PAIN AND GAIN: INSIDE THE LOCAL MARKET
"I am confident that the health services and pharmaceutical industry will continue to work together in a spirit of partnership,
to ensure that the needs of the patient are to the fore when decisions are being made regarding the pricing and supply of
drugs." – James Reilly, Minister for Health
"Over the last five years," says Fergal Egan, commercial director for IMS Health Ireland, "the Irish market has gone through
an absolutely phenomenal flux. With the arrival of the recession in 2008, change has been dramatic. The health bill is the
government's largest expenditure and an obvious area to target for austerity.
James Reilly TD, Minister for Health
"Pharmaceutical exports are the biggest driver of Ireland's GDP—but nonetheless, officials have begun to increasingly decouple
their policies toward pharmaceutical manufacturing, from their policies toward the local drugs spend."
Welcome to the post-Celtic Tiger Irish market.
Fergal Egan, Commercial Director, IMS Ireland
The innovator side
For innovators, perhaps the most impactful outcome of the recession has been a recent drug supply agreement with the state
that, according to Servier Ireland General Manager Yann Mazeman, is the single largest cost-cutting deal, per-capita, the
industry has ever concluded in Europe. In November of 2012, in an agreement that Mazeman says would be worth three or four
billion euros on an Italian or French scale, IPHA member companies consented to deliver in excess of €400 million ($520 MM)
in savings to the state over the next three years—on top of the approximately €300 million ($390 MM) IPHA reports delivering
between 2006-2010, and the €200 million ($260 MM) delivered in 2011.
Takeda Ireland's GM Kieran Leahy calls the deal "short-term pain, long-term gain." Mazeman explains the pain: "The ramifications
of this agreement are huge. Looking at our product portfolio at Servier Laboratories, the agreement means that 12 of our 18
products will suffer a price decrease between minus one and minus 52 percent. This will have direct consequences on our activities—including
a very strong impact on our turnover in 2013.
Yann Mazeman, General Manager, Servier Ireland
"Furthermore, it is worth noting that the price cuts in Ireland will have a direct or indirect impact on markets worldwide.
In fact, several countries use the 'country of manufacture' as a reference price for their own market. The Irish authorities
need to bear this global domino effect in mind when taking decisions regarding the drug market locally."
Many Irish innovator operations have taken a significant loss in recent years, with the latest price reductions delivering
yet another blow. Coupled with the genericization of a number of key products, the climate has led to redundancies, restructuring,
and consolidation with other regional affiliates. Personnel recruitment in Ireland is stagnant; for some, investment in local
initiatives such as patient support and public outreach has taken a more conservative turn. Meanwhile, the ripple effects
of price changes in the Irish market are set to impact the operations of far larger affiliates overseas.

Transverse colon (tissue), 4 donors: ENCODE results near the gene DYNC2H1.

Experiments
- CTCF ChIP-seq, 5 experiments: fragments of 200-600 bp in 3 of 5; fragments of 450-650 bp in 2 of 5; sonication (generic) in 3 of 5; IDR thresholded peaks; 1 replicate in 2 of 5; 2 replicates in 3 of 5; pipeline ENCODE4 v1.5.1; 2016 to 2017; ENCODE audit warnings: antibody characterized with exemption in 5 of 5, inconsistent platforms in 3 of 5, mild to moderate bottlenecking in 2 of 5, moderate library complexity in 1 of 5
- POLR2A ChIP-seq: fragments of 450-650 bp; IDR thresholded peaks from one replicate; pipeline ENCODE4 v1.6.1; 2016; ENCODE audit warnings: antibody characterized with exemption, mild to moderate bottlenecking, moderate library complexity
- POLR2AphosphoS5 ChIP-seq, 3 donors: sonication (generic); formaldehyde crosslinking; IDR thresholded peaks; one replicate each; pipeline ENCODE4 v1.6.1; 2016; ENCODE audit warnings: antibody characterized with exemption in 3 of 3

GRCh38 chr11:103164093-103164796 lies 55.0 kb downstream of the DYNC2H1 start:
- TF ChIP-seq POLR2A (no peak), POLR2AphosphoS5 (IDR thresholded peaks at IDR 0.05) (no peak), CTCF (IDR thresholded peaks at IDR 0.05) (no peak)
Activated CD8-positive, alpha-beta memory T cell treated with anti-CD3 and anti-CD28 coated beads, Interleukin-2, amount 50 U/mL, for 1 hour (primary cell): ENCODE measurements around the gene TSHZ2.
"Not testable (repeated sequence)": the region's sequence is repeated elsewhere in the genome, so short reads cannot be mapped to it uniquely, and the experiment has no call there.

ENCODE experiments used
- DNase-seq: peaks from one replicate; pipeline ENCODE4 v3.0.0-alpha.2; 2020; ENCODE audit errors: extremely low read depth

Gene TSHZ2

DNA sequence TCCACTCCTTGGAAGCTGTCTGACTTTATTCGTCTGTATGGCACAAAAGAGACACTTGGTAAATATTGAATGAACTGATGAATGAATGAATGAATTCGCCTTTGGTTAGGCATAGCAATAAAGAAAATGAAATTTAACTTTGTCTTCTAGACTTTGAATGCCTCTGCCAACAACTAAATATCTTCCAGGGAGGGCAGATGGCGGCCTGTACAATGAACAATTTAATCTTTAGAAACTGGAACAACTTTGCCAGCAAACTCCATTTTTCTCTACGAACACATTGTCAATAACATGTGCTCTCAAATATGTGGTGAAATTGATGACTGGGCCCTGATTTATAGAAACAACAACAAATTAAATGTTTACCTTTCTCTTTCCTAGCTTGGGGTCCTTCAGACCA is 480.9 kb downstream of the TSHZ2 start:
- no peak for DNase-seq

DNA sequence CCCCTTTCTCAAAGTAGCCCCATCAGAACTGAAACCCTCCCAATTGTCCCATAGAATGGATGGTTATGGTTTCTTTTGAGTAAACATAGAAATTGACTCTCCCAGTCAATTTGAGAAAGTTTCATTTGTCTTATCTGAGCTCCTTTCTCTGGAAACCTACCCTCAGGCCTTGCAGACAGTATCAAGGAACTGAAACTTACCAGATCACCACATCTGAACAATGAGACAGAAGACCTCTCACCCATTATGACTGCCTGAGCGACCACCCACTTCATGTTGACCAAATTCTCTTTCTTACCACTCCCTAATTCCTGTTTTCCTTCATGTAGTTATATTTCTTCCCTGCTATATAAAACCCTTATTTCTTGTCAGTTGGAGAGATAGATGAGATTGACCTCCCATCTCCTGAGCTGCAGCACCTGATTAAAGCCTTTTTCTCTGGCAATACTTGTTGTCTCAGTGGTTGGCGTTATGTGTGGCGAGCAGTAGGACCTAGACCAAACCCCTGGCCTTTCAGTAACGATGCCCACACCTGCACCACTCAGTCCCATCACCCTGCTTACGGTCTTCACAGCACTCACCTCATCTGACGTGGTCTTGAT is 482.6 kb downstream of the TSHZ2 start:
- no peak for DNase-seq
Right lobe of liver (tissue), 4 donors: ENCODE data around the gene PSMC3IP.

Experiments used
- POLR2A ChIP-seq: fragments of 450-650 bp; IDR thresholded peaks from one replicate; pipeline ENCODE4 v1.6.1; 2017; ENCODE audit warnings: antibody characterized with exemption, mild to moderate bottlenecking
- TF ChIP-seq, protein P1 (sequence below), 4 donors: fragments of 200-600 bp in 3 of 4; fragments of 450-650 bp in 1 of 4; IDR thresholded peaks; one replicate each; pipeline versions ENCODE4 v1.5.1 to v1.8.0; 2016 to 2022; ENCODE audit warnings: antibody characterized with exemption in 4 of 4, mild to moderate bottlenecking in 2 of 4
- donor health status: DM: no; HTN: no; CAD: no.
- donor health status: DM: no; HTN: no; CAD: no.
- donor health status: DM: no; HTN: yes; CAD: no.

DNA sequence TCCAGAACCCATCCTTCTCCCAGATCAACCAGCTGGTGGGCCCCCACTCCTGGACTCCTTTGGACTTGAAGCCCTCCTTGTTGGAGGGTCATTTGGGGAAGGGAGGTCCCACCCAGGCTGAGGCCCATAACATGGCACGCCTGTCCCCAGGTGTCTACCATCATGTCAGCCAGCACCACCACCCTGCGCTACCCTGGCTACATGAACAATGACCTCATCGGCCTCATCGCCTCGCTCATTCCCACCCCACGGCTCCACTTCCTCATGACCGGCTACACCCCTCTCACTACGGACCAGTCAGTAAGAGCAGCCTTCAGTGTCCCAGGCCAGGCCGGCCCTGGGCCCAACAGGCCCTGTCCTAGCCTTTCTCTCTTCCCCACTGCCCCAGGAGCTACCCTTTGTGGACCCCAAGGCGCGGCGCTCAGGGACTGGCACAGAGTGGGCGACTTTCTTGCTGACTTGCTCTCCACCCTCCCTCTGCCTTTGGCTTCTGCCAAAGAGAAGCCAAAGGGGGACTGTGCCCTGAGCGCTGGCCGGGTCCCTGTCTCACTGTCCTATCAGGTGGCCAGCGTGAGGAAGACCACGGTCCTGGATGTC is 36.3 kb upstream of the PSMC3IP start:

Zimmermann, Managing Director, Bayer Ireland
The longer-term consequences of the agreement,however, are more encouraging. The deal was, in part, a solution to a straightforward
but critical problem: the state lacked funds to pay for new medicines. A number of companies reported a recent freeze on reimbursement
for new products that lasted 6-9 months—even for products with EMEA approval that had proven cost-effective at the Health
Technology Assessment (HTA) stage in Ireland.
That freeze has seemingly been lifted. With the savings accrued from the markdown on existing products, the Department of
Health expects to allocate €210 million ($273 MM) to fund new drugs—ensuring that, at least for now, there is a clear mechanism
for innovative medicines to reach reimbursement in Ireland. Managers report that the market has gained a healthy measure of
Francis Lynch, General Manager, A. Menarini Ireland
Bayer Ireland MD Ralf Zimmermann points to an understanding between industry and state: "The government has acknowledged the
critical importance of better access to new, cutting-edge drugs for patients, while the industry is acutely aware of the financial
situation facing the government. I think both sides, throughout our negotiations, acknowledged each other's perspective, while
striving to make a deal that could benefit patients and the health system."
The level of constructive dialogue between the private and public sectors continues to demonstrate that Ireland is decidedly
pro-business. Menarini's GM in Ireland and current president of IPHA Francis Lynch says that, ever since the first structured
drug supply agreement was concluded in 1968, state and industry have preferred to "collaborate, rather than go to war."
Kieran Leahy, General Manager, Takeda Ireland
And of course, in the end, companies with a great offer will endure even the most challenging external conditions. Zimmermann
expects Bayer's strong pipeline to buffer his business from the vagaries of a market that IMS expects to decline by six percent
this year. In fact, Zimmermann expects his affiliate to grow at six percent in 2013. He comments, "The Irish environment is difficult—but it is not uniquely difficult. Portugal, Greece,
Spain, and Italy all face problems that are perhaps greater. Moreover, even in difficult times, if you have the right strategy,
with the right products, there is a way forward!"